George Bailey will still get help from his guardian angel in a Rochester Civic Theatre production of “It’s a Wonderful Life: A Live Radio Play.”

The production is being recorded and streamed Dec. 18, 19 and 20.

Clarence will still get his wings, and George will still realize the good a man does has far-reaching effects, while people stay home to do a bit of good themselves by helping to reduce the spread of COVID-19.

A statewide order closing theaters, restaurants and bars that went into effect last week to help slow the spread eliminated the possibility of live-audience performances of the show. However, Civic leaders were already inclined to move the show virtually as case counts of the virus spiked.

“We chose all of our shows for this season based in part on the ability to stream them if we needed to,” said Misha Johnson, interim managing director at the Rochester Civic Theatre.

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A grant from the Coronavirus Aid, Relief and Economic Security (CARES) Act gave the Civic funds to hire Northern Sun Productions to produce the show for streaming.

Unfortunately, a planned production of “A Christmas Carol” by Rochester Repertory Theatre is as dead as poor Jacob Marley.

That decision was also made before statewide restrictions on gatherings were announced, said Sue Schnell, managing director of the Rochester Rep.

A planned Rep production of “Lucy,” scheduled to open in January, will also likely be canceled, she added, while plans for other upcoming productions are being discussed.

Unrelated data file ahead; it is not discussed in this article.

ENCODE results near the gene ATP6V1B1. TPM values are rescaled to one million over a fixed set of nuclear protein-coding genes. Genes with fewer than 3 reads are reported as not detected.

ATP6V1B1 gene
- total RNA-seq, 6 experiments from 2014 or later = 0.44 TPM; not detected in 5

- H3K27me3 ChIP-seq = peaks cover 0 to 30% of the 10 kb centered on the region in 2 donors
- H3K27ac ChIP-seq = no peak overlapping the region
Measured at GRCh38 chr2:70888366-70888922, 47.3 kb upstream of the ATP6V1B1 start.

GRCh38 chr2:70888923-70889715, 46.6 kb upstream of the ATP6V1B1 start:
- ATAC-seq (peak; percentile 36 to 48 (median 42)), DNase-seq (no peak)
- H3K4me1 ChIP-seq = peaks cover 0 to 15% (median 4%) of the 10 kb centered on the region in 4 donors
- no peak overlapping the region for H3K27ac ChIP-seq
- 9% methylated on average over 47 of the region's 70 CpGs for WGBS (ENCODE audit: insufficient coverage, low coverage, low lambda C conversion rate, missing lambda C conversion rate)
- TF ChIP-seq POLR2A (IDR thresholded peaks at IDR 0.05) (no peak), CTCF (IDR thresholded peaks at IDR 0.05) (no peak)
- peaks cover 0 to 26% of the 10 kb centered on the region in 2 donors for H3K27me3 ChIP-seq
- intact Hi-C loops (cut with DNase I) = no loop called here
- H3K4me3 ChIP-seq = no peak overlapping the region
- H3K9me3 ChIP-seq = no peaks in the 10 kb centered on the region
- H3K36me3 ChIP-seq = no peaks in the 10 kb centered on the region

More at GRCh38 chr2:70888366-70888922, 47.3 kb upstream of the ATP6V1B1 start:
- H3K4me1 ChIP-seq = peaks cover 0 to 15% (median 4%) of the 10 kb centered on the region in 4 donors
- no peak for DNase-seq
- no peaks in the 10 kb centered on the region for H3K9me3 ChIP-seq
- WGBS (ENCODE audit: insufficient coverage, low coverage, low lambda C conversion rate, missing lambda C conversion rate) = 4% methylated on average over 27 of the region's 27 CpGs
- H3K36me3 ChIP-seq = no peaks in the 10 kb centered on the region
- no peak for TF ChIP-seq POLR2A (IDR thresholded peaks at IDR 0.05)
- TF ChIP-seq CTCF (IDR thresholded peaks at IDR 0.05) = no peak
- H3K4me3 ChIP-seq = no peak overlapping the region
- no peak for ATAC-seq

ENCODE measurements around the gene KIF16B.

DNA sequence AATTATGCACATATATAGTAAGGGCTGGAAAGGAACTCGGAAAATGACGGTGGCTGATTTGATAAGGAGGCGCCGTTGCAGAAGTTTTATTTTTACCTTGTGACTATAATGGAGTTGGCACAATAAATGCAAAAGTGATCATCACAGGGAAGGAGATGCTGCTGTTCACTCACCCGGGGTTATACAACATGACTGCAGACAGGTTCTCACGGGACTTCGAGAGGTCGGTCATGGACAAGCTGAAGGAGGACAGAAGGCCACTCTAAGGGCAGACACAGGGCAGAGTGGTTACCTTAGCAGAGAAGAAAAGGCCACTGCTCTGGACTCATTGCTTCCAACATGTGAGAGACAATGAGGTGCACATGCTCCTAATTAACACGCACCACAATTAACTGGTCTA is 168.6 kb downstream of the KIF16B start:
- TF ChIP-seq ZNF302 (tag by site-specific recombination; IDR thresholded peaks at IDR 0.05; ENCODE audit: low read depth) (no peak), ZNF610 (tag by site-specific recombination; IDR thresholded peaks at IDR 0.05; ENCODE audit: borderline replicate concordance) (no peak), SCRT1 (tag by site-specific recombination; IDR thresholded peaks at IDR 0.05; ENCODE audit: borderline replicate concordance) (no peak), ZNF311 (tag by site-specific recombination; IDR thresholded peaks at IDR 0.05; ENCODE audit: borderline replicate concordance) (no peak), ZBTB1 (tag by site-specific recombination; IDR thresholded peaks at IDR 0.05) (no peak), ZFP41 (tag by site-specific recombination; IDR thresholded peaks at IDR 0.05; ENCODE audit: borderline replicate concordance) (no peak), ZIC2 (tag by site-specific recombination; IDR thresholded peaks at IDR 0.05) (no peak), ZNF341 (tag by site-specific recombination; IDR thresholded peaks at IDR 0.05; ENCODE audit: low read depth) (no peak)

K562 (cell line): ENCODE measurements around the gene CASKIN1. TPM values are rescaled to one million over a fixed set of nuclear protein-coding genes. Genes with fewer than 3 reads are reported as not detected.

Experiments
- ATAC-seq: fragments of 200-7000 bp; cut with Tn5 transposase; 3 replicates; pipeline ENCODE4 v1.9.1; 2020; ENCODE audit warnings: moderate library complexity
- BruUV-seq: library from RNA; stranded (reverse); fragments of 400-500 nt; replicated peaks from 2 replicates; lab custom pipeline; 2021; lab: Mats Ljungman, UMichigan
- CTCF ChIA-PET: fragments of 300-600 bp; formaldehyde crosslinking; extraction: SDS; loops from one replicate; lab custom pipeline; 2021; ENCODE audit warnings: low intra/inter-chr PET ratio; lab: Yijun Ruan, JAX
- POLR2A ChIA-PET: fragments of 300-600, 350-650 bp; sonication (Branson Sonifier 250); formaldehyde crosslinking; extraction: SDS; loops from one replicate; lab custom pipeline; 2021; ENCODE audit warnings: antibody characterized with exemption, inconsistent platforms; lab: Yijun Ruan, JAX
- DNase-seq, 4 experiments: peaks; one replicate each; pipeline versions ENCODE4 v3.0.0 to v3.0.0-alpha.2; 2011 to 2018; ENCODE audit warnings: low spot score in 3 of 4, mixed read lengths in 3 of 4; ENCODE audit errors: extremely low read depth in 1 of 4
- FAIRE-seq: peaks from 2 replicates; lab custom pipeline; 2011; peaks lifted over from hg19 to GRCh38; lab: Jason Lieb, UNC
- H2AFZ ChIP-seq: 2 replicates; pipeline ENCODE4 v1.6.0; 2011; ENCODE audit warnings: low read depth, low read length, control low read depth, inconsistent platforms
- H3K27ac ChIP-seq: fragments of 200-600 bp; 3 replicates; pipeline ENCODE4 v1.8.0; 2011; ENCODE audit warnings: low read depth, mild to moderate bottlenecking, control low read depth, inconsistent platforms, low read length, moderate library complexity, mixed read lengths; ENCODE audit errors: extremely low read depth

“We don't really know what that looks like yet,” she said. “But we know how important arts and entertainment are to the community in normal times, and in these times, they become even more critical.”

Commonweal Theatre also canceled its planned production of “A Christmas Carol” due to the pandemic. Instead, the company will present a pre-recorded streaming performance of an original holiday radio play, “A Driftless Christmas.” That will be available on the Commonweal website Dec. 4 through Jan. 4.

The production features music, skits and stories.

“We put our heads together and asked, ‘What do people want for a holiday production?' ” said Jeremy van Meter, communications manager for Commonweal.

Next season’s Commonweal shows were chosen to have smaller cast sizes to accommodate either streaming performances or safe live performances, depending on the status of the ongoing pandemic.

The season finale will be “A Christmas Carol,” van Meter said.